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Move Review: This is 40
  • December 10, 2012 : 04:12
  • comments


Director: Judd Apatow
MPAA Rating: (R)
Studio: Apatow Pictures

Weighing in at a lumpy 134 minutes, writer-director Judd Apatow’s This Is 40 teeters perilously close to vanity movie territory. Not only does it star Apatow’s wife Leslie Mann as well as their daughters Maude and Iris, but Apatow also recently admitted that he purposely never strayed more than several blocks when filming it. No wonder the movie feels like it cuts very close to home. That’s fine, but the “world” of the movie is a bubble populated by whiny, self-absorbed, upper middle class, stylishly dressed, biking, jogging, Sprinkles cupcake–guzzling L.A. west siders.

Paul Rudd plays a record executive who isn’t certain he likes turning 40 any more than his wife (Mann) does. Their insufferable kids are spoiled, Rudd’s music business is crapping out, an employee is siphoning cash from Mann’s posh clothing boutique, Rudd’s father (Albert Brooks) has been mooching a small fortune from his son and the couple might have to sell their posh, sprawling house. Oh, and occasionally, Rudd and Mann hate each other and plot each other’s deaths.
Boo-freaking-hoo.

And so it goes in a series of repetitive scenes from a marriage, some of them involving hemorrhoids, mammograms, Viagra, bodily functions and no longer perky breasts, most of them feeling like a sometimes excruciatingly personal reality TV show, Meet the Apatows. But the great stuff in the movie—and there is plenty of it—is served up by the quicksilver, funny and touching performances from Rudd and Mann, who go for broke in every scene. There are also dead-on, sometimes painful comic bits from the Apatows’ smart, likable, talented friends like Chris O’Dowd, Annie Mumolo, Charlyne Li and Melissa McCarthy. There’s fun stuff from Megan Fox, too, as Mann’s hottest employee, one with a secret life. Meanwhile, Brooks, untethered and probably improvisatory, delivers a brilliantly funny, possibly career-best turn.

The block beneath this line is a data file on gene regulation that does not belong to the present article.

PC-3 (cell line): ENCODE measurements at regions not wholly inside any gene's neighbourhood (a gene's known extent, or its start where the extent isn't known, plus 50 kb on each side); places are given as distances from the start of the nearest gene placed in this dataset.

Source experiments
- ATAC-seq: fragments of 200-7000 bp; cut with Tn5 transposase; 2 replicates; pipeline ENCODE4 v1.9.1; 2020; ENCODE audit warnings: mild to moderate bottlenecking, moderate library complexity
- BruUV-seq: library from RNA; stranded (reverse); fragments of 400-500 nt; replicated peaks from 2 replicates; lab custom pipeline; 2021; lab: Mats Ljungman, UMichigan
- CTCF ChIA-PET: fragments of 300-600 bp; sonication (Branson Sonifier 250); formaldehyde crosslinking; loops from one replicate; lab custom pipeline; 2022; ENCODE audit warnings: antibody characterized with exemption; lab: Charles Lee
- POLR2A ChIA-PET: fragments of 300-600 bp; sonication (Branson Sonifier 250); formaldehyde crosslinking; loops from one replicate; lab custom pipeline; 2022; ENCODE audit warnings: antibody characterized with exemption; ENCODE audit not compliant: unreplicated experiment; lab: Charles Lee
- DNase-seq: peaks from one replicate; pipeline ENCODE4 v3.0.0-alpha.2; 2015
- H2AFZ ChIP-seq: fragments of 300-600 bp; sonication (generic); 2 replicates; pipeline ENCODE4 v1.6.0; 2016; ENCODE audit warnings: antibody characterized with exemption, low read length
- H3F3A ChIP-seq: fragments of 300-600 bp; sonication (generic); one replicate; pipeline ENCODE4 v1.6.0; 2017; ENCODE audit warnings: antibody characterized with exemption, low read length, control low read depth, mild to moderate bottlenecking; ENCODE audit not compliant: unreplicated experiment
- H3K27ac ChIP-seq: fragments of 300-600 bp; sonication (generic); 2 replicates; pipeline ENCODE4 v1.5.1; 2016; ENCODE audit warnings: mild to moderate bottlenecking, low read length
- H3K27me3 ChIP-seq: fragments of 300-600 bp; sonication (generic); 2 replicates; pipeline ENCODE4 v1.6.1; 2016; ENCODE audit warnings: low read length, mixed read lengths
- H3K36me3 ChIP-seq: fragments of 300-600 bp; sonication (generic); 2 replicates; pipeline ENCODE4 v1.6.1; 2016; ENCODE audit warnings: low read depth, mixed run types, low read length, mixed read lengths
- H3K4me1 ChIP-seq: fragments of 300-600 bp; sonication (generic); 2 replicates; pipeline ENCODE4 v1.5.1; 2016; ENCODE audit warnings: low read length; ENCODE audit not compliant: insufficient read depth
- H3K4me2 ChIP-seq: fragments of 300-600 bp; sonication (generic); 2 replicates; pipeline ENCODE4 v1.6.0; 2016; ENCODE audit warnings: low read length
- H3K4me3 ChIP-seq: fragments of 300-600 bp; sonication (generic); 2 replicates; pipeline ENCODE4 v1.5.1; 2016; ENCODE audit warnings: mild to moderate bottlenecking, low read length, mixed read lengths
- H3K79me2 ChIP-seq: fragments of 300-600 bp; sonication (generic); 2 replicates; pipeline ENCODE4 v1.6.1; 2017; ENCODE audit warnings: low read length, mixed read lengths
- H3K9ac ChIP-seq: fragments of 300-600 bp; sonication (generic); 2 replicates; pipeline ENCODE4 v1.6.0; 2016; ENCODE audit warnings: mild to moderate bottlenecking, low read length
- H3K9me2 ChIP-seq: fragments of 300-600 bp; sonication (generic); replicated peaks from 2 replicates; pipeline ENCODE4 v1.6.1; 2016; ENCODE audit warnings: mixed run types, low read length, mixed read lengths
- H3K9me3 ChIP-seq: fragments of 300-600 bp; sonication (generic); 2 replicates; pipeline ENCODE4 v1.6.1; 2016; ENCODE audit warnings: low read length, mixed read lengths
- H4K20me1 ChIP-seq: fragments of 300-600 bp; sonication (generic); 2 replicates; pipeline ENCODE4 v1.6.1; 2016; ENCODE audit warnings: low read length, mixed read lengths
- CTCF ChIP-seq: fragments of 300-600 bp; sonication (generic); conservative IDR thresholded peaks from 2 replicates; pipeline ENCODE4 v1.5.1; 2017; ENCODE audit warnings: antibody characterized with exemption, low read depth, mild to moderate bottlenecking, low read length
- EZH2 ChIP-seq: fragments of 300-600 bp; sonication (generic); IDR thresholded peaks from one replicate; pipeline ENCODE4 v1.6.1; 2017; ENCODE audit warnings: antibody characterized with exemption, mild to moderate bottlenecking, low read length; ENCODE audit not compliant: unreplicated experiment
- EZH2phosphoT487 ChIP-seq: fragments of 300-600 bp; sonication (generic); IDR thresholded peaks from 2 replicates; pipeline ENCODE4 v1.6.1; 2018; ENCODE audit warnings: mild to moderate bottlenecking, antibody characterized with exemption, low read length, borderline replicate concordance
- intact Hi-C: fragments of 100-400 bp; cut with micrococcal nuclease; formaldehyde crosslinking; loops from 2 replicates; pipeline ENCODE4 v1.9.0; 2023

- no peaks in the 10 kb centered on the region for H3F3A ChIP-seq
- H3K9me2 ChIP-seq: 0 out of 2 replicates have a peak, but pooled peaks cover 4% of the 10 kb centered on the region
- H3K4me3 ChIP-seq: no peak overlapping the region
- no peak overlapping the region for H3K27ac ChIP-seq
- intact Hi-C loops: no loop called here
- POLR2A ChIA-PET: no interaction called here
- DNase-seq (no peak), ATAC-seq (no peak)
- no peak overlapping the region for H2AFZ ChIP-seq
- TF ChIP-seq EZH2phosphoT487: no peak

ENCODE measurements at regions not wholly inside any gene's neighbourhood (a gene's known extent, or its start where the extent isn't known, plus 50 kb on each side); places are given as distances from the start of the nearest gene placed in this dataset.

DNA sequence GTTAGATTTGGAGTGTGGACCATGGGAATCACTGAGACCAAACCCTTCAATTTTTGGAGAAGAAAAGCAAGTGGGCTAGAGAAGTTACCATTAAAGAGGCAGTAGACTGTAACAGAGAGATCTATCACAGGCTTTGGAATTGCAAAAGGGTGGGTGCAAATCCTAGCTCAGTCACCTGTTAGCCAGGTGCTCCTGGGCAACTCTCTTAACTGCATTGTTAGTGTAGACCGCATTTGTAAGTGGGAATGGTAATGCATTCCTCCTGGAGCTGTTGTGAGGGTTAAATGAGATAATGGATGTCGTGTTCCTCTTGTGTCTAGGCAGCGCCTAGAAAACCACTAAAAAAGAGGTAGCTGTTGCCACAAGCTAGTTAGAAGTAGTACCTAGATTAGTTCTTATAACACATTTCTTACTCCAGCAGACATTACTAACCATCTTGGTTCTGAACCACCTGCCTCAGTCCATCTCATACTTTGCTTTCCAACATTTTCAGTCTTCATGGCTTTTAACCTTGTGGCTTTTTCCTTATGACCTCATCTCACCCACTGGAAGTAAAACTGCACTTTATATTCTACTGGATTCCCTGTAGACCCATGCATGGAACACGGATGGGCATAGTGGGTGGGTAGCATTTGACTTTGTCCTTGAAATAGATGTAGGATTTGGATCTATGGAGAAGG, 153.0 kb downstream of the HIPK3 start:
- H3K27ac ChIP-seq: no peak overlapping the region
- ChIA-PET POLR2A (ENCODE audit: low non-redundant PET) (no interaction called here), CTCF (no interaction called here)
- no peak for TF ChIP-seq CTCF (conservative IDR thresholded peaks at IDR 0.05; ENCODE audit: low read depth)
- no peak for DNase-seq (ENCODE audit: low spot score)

Even when it refuses to end, even when its characters are so busy navel-gazing that you want to scream at them, “Go do something unselfish for a poor, needy animal or human, for Chrissake!” This Is 40 is almost consistently funny, wise and relatable.

 
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